To assess how chocolate consumption can influence the risk of AFib, Mostofsky and her collaborators analyzed data from a Danish study the includes 55,000 people. All of the participants had completed detailed questionnaires about their lifestyles, everything from exercise habits to what they ate and drank, including how much chocolate they consumed.

“These people were followed over time,” explains Mostofsky. “So we were able to identify all of the diagnoses of atrial fibrillation.”

As we’ve reported, prior studies have found that habitual chocolate eaters seem to have lower risks of heart disease. Researchers have found that the compounds in cocoa, known as polyphenols, can improve vascular health by increasing blood flow. Cocoa compounds may also help suppress inflammation.

The rule of thumb is that dark chocolate is a better choice than milk chocolate, since dark chocolate typically contains more cocoa solids.

Many people in Denmark, where the study took place, typically consume milk chocolate. So Mostofsky says she wasn’t sure she’d find such a significant reduction in risk.

“We were pleasantly surprised that — despite the fact that most of the chocolate may have [had] relatively low cocoa concentrations — we were still able to see robust findings,” she says.

Now, these findings are not the green light to add lots of candy bars to your diet. Candy comes with lots of sugar and packs in calories, too. So — though this may seem obvious — moderation is key.

“If you’re a chocolate lover, eat a nice, one-ounce piece of chocolate,” says Tom Sherman, a professor at the Georgetown University Medical Center, who was not involved in the study.

The reduction in AFib was highest for people who consumed two to 6 servings of chocolate a week. But people who consumed just one serving a week had a reduced risk of the condition as well.

This study is not the final word on how chocolate consumption may influence heart health. And it’s possible that the reduction in AFib risk found in the chocolate eaters could be explained by other factors, too.

For instance, the accompanying editorial points out that the chocolate eaters in the study “had less hypertension, less diabetes and lower blood pressure.” Also, the chocolate eaters “had higher levels of education, which is often associated with improved health status.”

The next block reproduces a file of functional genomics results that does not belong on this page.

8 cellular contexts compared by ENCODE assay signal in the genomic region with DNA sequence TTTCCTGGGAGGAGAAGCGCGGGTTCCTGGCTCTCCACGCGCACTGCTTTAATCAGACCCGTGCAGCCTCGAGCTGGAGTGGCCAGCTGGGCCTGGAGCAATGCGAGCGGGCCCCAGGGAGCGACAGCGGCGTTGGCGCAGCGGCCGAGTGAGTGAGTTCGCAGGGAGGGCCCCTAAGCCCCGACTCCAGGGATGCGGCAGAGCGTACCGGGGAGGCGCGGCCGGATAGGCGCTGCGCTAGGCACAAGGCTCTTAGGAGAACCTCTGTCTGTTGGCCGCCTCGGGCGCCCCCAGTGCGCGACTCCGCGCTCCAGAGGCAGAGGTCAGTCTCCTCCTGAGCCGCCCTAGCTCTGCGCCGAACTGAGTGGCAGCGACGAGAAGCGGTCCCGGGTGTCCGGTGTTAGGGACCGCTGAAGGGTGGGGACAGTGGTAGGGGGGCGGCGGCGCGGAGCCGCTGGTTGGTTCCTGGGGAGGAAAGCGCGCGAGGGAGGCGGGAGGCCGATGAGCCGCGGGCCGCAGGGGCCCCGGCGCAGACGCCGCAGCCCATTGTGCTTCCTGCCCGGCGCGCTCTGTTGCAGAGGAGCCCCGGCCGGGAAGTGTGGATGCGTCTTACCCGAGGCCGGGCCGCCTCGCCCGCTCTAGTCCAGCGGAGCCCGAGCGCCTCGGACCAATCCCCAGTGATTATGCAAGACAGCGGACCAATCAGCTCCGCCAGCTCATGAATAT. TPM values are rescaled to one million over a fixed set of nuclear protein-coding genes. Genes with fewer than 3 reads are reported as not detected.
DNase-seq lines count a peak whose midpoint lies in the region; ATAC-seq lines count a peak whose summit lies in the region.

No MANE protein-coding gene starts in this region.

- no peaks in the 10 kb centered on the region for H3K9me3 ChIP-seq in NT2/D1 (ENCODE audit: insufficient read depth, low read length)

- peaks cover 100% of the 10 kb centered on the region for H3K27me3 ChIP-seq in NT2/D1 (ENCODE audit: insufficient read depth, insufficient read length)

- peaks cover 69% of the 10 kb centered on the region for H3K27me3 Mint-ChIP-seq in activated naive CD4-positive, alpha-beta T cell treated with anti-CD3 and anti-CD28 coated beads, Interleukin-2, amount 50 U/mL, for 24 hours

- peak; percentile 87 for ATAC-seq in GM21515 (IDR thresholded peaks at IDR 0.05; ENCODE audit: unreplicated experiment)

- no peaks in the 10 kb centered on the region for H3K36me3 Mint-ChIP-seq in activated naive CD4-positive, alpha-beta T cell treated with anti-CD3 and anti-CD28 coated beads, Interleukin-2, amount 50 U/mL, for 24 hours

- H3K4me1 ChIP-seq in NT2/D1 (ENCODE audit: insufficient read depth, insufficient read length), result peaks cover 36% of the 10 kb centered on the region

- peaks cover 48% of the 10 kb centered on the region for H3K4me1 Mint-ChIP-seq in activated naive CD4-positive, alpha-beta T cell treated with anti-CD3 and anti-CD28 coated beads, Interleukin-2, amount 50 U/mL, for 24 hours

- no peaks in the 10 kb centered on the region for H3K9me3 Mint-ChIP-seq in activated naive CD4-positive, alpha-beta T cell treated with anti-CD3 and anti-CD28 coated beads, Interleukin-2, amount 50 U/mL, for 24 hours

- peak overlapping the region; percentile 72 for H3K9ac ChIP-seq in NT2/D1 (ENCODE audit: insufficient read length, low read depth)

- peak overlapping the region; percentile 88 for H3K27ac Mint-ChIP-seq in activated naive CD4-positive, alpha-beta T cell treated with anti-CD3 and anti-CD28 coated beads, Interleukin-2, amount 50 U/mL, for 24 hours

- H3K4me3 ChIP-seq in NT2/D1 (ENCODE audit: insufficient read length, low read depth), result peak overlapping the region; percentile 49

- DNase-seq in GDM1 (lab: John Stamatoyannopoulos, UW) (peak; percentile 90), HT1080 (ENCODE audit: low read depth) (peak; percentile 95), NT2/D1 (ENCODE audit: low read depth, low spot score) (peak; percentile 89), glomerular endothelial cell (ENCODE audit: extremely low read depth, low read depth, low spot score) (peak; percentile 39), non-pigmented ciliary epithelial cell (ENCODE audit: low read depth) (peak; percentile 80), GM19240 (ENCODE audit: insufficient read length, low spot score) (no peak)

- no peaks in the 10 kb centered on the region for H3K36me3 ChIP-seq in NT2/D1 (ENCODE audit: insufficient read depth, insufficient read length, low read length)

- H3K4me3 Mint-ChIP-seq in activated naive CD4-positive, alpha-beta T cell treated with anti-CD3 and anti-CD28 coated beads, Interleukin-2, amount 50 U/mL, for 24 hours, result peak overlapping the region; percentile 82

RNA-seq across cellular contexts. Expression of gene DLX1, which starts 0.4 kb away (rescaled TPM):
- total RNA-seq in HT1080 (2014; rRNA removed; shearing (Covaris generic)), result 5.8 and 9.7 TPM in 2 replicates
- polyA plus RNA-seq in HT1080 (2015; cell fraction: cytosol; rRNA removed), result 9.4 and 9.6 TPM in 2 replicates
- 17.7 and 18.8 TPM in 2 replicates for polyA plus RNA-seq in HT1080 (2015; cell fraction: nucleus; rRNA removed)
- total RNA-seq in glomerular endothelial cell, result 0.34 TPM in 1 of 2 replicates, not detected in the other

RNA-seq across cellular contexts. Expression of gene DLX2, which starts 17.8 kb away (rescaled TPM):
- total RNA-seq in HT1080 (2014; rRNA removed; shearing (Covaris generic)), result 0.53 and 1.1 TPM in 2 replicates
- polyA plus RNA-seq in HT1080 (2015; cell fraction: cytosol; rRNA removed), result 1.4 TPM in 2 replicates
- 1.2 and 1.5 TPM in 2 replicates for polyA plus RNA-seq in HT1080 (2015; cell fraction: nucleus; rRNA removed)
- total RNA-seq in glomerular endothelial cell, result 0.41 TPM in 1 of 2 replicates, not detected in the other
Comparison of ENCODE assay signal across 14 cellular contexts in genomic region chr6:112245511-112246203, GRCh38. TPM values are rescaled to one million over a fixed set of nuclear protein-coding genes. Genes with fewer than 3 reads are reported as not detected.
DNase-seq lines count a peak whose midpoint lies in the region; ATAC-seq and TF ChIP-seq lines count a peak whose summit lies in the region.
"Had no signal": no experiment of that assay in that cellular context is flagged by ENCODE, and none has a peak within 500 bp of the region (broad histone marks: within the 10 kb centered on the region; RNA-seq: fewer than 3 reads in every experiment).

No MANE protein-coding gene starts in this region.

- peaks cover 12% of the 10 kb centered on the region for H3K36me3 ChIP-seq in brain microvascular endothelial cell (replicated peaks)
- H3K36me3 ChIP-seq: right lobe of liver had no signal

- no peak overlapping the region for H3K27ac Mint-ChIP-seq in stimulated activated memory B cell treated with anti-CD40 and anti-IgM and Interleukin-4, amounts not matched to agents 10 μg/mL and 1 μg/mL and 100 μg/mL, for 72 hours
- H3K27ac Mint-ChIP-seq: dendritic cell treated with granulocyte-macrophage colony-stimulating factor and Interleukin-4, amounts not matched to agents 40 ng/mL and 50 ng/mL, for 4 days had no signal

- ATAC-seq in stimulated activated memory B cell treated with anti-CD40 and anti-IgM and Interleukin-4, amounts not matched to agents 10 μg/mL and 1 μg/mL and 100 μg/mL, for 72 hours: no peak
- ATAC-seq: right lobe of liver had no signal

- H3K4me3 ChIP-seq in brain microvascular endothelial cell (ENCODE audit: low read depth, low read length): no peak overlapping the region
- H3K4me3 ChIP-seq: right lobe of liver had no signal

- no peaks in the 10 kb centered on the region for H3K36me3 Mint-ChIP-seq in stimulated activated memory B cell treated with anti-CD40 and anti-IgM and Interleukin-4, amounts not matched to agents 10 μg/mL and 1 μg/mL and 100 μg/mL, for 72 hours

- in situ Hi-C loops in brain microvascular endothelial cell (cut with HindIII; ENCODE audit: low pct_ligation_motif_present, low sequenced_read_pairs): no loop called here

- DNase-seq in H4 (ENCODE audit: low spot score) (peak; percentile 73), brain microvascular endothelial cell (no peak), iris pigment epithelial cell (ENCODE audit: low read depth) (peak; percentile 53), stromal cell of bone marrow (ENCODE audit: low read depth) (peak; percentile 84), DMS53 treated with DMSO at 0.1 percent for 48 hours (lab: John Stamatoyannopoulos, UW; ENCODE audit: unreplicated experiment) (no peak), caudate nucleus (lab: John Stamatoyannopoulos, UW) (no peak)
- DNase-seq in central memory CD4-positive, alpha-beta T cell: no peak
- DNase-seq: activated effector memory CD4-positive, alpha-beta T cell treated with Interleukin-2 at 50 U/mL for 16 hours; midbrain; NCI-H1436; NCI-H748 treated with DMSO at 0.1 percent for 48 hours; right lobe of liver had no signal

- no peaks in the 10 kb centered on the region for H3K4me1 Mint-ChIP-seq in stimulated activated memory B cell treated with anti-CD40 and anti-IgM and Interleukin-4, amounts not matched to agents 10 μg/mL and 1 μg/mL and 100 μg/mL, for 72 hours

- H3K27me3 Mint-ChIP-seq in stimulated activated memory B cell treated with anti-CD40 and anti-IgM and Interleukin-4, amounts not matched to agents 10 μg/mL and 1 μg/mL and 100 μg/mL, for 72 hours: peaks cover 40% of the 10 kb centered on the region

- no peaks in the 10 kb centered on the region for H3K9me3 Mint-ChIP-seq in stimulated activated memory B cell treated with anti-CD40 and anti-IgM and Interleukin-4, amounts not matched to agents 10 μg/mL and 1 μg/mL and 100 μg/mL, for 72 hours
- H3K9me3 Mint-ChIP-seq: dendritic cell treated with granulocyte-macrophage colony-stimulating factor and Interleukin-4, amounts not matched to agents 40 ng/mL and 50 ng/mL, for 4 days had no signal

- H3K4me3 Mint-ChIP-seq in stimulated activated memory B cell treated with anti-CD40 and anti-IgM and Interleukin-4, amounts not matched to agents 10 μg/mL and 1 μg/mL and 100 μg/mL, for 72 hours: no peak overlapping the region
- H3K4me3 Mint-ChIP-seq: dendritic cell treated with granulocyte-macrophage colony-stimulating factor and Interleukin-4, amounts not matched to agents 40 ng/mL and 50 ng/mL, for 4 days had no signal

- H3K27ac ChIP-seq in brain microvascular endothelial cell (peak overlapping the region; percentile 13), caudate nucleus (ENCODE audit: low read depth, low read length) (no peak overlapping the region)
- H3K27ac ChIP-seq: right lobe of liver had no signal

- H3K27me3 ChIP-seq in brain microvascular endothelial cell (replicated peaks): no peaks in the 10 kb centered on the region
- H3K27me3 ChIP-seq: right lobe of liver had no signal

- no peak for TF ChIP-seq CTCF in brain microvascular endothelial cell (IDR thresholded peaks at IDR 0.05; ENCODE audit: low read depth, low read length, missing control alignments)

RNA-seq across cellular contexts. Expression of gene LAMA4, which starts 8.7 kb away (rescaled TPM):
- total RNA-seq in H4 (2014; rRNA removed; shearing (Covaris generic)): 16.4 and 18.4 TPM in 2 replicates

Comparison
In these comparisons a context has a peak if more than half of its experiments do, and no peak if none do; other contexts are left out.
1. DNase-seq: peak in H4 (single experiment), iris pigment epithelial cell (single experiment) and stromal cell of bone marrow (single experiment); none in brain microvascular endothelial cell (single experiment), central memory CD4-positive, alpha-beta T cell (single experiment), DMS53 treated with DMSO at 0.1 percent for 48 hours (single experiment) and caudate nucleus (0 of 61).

But the editorial concludes that regardless of these limitations, “the findings are interesting and warrant further consideration.”

Indeed, lots of researchers are involved in nailing down the potential health benefits of cocoa. As we’ve reported, scientists are now studying whether a “chocolate pill” made of cocoa extract can boost health.

Let’s block ads! (Why?)

Trump Wants Families On Food Stamps To Get Jobs. The Majority Already Work

Some 55 percent of families with kids that receive food stamp benefits were earning wages. The problem is, those wages aren't enough to actually live on.

Whitney Hayward/Press Herald/Getty Images

When President Trump’s budget director, Mick Mulvaney, unveiled the administration’s budget blueprint earlier this week, which calls for significant cuts to food stamps, he noted that the aim of the budget was to get people working.

“If you’re on food stamps, and you’re able-bodied, we need you to go to work. If you’re on disability insurance and you’re not supposed to be — if you’re not truly disabled, we need you to go back to work,” Mulvaney said Tuesday.

But the reality is, many people (44 percent) who rely on SNAP – the Supplemental Nutrition Assistance Program, as food stamps is now known — have at least one person in the family working, according to the latest figures from the U.S. Department of Agriculture.

And when it comes to families on SNAP with kids, a majority — 55 percent – were bringing home wages, according to USDA. The problem is, those wages aren’t enough to actually live on.

That jibes with what Feeding America, a network of U.S. food banks, found in 2014 when it issued Hunger in America, a comprehensive report on who uses food pantries and why. It found that 54 percent of the families who turn to pantries to help put food on the table have at least one member working – and that rate was much higher, 71 percent, for households with kids.

In fact, SNAP already requires able-bodied adults without children to find a job within three months and work at least 20 hours a week within three months or lose their benefits. All told, about 42 million people receive SNAP.

Ironically, many of the working poor who rely on SNAP benefits to get enough to eat are actually employed in the food industry. As we’ve reported, an analysis from University of California, Berkeley Labor Center found that 52 percent of fast-food workers are enrolled in, or have their families enrolled in, one or more public assistance programs such as SNAP, Medicaid or the Children’s Health Insurance Program (CHIP).